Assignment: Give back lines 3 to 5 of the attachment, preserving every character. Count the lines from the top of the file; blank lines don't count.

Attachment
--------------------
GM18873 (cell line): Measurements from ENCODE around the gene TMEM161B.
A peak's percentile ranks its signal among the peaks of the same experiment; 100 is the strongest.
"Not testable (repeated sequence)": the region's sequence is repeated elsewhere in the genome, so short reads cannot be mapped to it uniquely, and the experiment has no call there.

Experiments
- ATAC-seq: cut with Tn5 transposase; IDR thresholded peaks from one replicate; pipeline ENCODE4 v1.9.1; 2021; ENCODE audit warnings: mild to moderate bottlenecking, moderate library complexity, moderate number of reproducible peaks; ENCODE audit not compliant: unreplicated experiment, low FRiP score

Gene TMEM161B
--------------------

"Not testable (repeated sequence)": the region's sequence is repeated elsewhere in the genome, so short reads cannot be mapped to it uniquely, and the experiment has no call there.

Experiments
- ATAC-seq: cut with Tn5 transposase; IDR thresholded peaks from one replicate; pipeline ENCODE4 v1.9.1; 2021; ENCODE audit warnings: mild to moderate bottlenecking, moderate library complexity, moderate number of reproducible peaks; ENCODE audit not compliant: unreplicated experiment, low FRiP score